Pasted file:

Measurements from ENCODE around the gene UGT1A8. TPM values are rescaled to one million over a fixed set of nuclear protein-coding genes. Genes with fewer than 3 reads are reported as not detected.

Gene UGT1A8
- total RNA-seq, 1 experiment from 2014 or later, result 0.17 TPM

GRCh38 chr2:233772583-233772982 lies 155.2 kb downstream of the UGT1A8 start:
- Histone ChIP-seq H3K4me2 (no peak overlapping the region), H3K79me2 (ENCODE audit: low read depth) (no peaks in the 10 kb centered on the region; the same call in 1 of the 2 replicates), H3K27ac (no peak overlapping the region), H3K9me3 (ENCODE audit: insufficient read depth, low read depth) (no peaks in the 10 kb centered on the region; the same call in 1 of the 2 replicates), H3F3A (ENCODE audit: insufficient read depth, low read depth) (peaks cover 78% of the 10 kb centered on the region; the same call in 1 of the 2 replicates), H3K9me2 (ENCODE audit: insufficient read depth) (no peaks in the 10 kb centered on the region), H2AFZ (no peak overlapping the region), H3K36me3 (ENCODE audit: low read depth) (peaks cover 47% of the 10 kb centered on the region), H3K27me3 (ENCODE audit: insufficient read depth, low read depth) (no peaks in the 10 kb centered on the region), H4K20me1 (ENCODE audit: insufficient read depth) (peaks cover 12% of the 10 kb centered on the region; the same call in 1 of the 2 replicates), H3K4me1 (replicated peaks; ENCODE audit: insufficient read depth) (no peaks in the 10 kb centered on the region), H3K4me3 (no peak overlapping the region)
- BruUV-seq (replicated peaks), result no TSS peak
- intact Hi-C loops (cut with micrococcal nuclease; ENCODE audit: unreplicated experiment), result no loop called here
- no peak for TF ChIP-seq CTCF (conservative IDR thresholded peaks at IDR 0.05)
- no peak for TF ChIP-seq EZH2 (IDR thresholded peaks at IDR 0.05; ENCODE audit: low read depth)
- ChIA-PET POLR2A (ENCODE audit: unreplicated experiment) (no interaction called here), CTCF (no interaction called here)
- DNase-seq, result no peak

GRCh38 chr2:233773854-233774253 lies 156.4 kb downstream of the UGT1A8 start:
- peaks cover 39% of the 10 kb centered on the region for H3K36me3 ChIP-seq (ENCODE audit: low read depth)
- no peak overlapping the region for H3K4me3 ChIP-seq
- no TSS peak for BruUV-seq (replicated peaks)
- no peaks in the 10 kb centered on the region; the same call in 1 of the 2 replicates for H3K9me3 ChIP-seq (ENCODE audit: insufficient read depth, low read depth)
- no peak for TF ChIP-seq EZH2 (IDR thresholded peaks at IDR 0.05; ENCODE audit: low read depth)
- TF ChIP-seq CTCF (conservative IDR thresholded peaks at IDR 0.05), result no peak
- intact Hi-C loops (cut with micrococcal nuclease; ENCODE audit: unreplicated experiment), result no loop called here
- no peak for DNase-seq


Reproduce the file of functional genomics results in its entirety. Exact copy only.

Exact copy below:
Measurements from ENCODE around the gene UGT1A8. TPM values are rescaled to one million over a fixed set of nuclear protein-coding genes. Genes with fewer than 3 reads are reported as not detected.

Gene UGT1A8
- total RNA-seq, 1 experiment from 2014 or later, result 0.17 TPM

GRCh38 chr2:233772583-233772982 lies 155.2 kb downstream of the UGT1A8 start:
- Histone ChIP-seq H3K4me2 (no peak overlapping the region), H3K79me2 (ENCODE audit: low read depth) (no peaks in the 10 kb centered on the region; the same call in 1 of the 2 replicates), H3K27ac (no peak overlapping the region), H3K9me3 (ENCODE audit: insufficient read depth, low read depth) (no peaks in the 10 kb centered on the region; the same call in 1 of the 2 replicates), H3F3A (ENCODE audit: insufficient read depth, low read depth) (peaks cover 78% of the 10 kb centered on the region; the same call in 1 of the 2 replicates), H3K9me2 (ENCODE audit: insufficient read depth) (no peaks in the 10 kb centered on the region), H2AFZ (no peak overlapping the region), H3K36me3 (ENCODE audit: low read depth) (peaks cover 47% of the 10 kb centered on the region), H3K27me3 (ENCODE audit: insufficient read depth, low read depth) (no peaks in the 10 kb centered on the region), H4K20me1 (ENCODE audit: insufficient read depth) (peaks cover 12% of the 10 kb centered on the region; the same call in 1 of the 2 replicates), H3K4me1 (replicated peaks; ENCODE audit: insufficient read depth) (no peaks in the 10 kb centered on the region), H3K4me3 (no peak overlapping the region)
- BruUV-seq (replicated peaks), result no TSS peak
- intact Hi-C loops (cut with micrococcal nuclease; ENCODE audit: unreplicated experiment), result no loop called here
- no peak for TF ChIP-seq CTCF (conservative IDR thresholded peaks at IDR 0.05)
- no peak for TF ChIP-seq EZH2 (IDR thresholded peaks at IDR 0.05; ENCODE audit: low read depth)
- ChIA-PET POLR2A (ENCODE audit: unreplicated experiment) (no interaction called here), CTCF (no interaction called here)
- DNase-seq, result no peak

GRCh38 chr2:233773854-233774253 lies 156.4 kb downstream of the UGT1A8 start:
- peaks cover 39% of the 10 kb centered on the region for H3K36me3 ChIP-seq (ENCODE audit: low read depth)
- no peak overlapping the region for H3K4me3 ChIP-seq
- no TSS peak for BruUV-seq (replicated peaks)
- no peaks in the 10 kb centered on the region; the same call in 1 of the 2 replicates for H3K9me3 ChIP-seq (ENCODE audit: insufficient read depth, low read depth)
- no peak for TF ChIP-seq EZH2 (IDR thresholded peaks at IDR 0.05; ENCODE audit: low read depth)
- TF ChIP-seq CTCF (conservative IDR thresholded peaks at IDR 0.05), result no peak
- intact Hi-C loops (cut with micrococcal nuclease; ENCODE audit: unreplicated experiment), result no loop called here
- no peak for DNase-seq